Alternatively, the sensors may be limited to certain parts of the seals 50 and 54. For example, it may be sufficient to include membrane switches only on the parts of the seals 50 and 54 that extend up the side walls 20 of the slide-out room 12. Similarly, it may not be necessary to provide membrane switches along the entire length up the side walls 20 of the slide-out room 12. As another example, it may be sufficient to provide sensors only at the four corners of the seal 50 shown in FIG. 4. Other sensor arrangements are possible and will be apparent to those skilled in the art.
A controller capable of determining if adequate seal compression has been achieved and detecting obstructions would also require the capability of distinguishing seal compression from obstruction contact. Using programmable stops may be advantageous in this situation. If the slide-out room 12 is near either the retracted or the extended position, the controller could switch to an operating mode in which it is only capable of determining if adequate seal compression has been achieved. Conversely, if the slide-out room 12 is not near either the retracted or the extended position, the controller could switch to an operating mode in which it is only capable of detecting obstructions between the fascia 26 of the slide-out room 12 and the side wall 14.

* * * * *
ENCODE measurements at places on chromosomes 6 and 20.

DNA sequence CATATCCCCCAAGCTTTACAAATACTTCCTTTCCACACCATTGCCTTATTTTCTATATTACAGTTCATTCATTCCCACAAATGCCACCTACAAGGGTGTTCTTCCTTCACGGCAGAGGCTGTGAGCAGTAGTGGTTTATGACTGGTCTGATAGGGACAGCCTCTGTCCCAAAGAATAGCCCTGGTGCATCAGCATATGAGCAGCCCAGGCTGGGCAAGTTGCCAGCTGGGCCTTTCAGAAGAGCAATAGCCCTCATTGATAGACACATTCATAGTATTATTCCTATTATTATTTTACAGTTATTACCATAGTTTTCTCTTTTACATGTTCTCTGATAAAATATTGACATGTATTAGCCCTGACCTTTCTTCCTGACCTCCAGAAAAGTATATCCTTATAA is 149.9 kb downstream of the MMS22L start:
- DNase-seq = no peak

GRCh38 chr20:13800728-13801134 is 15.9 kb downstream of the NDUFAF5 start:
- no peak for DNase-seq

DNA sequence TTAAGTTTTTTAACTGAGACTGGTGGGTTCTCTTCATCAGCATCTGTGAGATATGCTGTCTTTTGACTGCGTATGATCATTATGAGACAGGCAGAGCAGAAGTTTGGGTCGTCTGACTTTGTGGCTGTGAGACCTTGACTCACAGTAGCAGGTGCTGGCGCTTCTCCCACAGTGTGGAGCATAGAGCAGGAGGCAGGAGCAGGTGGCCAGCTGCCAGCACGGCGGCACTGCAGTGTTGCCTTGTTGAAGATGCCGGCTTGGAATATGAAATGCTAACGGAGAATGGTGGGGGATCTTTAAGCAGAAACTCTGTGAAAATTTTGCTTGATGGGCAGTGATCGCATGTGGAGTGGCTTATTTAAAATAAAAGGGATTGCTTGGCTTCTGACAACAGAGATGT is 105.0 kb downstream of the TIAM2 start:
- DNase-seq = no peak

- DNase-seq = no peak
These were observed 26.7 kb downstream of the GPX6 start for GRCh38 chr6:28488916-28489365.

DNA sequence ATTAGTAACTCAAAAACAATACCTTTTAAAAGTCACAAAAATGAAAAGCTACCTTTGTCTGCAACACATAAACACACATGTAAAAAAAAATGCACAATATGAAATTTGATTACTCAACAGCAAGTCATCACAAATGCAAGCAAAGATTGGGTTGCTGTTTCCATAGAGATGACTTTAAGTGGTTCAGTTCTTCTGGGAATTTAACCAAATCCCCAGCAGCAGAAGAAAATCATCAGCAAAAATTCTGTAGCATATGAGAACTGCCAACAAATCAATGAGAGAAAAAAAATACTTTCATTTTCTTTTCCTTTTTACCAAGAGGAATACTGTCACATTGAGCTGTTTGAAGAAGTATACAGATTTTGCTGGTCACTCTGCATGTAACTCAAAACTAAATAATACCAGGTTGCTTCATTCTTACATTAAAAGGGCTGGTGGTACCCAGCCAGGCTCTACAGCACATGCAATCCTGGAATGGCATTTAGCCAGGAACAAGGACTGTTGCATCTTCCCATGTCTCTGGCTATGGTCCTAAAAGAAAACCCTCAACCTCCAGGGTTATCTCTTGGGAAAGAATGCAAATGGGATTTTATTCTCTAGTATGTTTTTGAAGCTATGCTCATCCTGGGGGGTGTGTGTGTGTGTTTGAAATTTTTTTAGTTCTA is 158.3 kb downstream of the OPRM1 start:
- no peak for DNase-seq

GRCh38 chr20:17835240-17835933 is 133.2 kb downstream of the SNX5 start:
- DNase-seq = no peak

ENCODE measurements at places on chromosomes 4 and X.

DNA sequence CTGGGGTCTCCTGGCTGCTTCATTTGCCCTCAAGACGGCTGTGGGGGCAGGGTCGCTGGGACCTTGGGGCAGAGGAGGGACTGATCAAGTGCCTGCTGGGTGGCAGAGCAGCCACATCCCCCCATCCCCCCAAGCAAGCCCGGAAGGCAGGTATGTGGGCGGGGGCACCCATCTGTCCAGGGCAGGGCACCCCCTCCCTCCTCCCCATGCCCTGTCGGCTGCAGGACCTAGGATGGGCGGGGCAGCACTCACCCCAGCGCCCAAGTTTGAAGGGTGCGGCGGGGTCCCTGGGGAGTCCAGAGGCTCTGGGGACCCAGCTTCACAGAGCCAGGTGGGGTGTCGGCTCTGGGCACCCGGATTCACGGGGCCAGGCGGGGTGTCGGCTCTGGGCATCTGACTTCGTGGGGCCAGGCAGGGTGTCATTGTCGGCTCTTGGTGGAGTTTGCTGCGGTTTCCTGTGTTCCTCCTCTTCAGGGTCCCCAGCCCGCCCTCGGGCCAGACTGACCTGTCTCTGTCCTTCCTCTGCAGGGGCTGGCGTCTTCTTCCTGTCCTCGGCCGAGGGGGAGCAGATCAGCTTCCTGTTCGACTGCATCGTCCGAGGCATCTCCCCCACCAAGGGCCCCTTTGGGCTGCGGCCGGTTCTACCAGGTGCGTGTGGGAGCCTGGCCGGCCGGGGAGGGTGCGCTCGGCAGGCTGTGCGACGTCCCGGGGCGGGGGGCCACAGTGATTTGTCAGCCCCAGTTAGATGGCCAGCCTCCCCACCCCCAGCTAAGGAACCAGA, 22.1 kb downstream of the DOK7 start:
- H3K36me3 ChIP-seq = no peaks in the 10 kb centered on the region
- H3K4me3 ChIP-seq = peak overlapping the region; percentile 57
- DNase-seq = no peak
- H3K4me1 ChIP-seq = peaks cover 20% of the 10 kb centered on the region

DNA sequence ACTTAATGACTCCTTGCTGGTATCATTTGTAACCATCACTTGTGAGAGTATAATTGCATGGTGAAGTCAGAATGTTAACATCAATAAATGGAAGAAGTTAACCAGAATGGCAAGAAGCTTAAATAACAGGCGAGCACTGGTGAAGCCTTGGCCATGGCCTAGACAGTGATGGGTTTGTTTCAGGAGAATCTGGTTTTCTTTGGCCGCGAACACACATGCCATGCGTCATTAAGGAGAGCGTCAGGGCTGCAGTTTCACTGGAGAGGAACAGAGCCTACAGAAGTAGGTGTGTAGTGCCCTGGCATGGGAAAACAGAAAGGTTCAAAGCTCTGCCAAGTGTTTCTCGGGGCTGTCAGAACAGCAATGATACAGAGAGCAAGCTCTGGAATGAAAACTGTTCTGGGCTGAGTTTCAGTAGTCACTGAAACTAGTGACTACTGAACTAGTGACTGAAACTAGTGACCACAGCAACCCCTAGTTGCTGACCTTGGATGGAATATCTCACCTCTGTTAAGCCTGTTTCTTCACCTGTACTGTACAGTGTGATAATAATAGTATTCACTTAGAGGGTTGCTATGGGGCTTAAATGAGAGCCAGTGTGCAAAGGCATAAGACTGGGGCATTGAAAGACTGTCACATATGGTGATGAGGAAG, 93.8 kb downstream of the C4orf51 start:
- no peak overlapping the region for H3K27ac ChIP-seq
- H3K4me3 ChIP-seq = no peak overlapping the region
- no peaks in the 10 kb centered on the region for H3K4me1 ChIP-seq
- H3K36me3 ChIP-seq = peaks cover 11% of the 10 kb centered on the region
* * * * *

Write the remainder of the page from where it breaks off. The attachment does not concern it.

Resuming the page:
The present invention should not be limited to the embodiments and illustrations contained herein, but should include modified forms of those embodiments including portions of the embodiments and combinations of elements of different embodiments as come within the scope of the following claims.